Last day in Frankfurt caught up with Nia A., from the Barcelona Supercomputing Centre to discuss the developments of HPC training in Europe and possible collaboration between Australia and PRACE
. Afterwards we had some time to spare so took the opportunity to visit the Museum für Kommunikation
which had a exhibition on the Golden Ratio
and an amusing installation art piece of sheep
made from 1980s telephones. This was followed by a lengthy visit to the massive Städel Museum
which holds a mighty collection of late gothic, renaissance, baroque, modern, and contemporary artworks, including greats
such as Hieronymus Bosch, Rembrandt, Eugène Delacroix, Monet, Degas, Picasso, etc.
The following day was the journey from Frankfurt to Paris with what was meant to be an easy four-hour trip, turned into an eight-hour epic with various delays due to severe storms
in Germany. To their great credit the rail staff did a remarkable job at re-routing everyone to arrive at their destinations with a minimum of delay. Eventually arriving at the quite charming Hôtel De La Paix
, we had sufficient time before the late sunset to catch a meal and make a visit to Champ de Mars and a certain awful tower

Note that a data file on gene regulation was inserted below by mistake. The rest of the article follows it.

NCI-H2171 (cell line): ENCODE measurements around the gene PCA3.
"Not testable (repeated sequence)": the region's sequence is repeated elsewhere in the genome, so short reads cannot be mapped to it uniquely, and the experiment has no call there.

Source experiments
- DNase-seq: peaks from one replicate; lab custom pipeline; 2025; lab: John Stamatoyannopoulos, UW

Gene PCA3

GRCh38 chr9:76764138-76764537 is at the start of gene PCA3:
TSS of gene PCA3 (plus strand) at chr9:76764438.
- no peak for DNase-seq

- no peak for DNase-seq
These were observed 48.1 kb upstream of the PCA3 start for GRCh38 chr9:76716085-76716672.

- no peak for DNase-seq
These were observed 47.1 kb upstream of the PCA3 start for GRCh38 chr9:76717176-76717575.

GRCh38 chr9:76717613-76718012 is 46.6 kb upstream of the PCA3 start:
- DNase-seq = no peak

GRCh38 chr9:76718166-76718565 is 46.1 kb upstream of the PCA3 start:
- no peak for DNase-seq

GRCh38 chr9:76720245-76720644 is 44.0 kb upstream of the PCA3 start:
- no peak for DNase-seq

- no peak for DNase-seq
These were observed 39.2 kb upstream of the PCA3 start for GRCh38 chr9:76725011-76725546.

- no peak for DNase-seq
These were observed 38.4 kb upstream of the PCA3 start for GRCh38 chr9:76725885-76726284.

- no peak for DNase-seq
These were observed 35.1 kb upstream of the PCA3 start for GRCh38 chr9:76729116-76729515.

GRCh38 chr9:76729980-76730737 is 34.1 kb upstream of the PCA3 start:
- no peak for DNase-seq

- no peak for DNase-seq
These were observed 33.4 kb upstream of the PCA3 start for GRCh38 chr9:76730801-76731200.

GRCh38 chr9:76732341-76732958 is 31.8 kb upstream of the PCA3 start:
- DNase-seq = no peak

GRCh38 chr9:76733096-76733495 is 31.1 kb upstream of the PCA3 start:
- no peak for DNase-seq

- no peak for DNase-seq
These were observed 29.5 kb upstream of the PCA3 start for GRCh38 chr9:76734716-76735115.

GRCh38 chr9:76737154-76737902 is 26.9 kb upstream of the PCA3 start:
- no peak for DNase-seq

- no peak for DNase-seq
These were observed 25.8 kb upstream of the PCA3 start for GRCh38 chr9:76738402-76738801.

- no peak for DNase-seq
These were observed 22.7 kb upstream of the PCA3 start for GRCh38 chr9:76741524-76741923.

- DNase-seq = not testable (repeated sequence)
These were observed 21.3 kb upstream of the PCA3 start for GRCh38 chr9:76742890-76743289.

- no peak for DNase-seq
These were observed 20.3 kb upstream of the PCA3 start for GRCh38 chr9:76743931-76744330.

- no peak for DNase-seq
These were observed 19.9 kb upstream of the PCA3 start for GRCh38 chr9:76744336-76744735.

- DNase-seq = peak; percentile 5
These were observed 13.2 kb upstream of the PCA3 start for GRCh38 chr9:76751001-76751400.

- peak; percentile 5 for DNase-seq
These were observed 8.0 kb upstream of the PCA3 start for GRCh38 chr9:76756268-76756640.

(as French artists and intellectuals called it at the time). Actually, it's not that awful at all (except for inspiring a rush of phallic envy
, and does accord some fine views apparently. It reminds me a lot of the Sydney Harbour Bridge which, in the scheme of things, is of a similiar time and period.
Yesterday visited Versailles, home of the palace
, the stuff that generates revolutions. The former had excessive queues, so spent the day meandering around the latter and city itself, including a visit to the Royal Stables
(still with a fine collection of horses) and Musée Lambinet
, which included a fine collection of revolutionary-era objects and paintings. As an oddity for the day at the old antiques market found an extremely good condition of United States Live
by Laurie Anderson, something I've wanted to add to my collection for some time.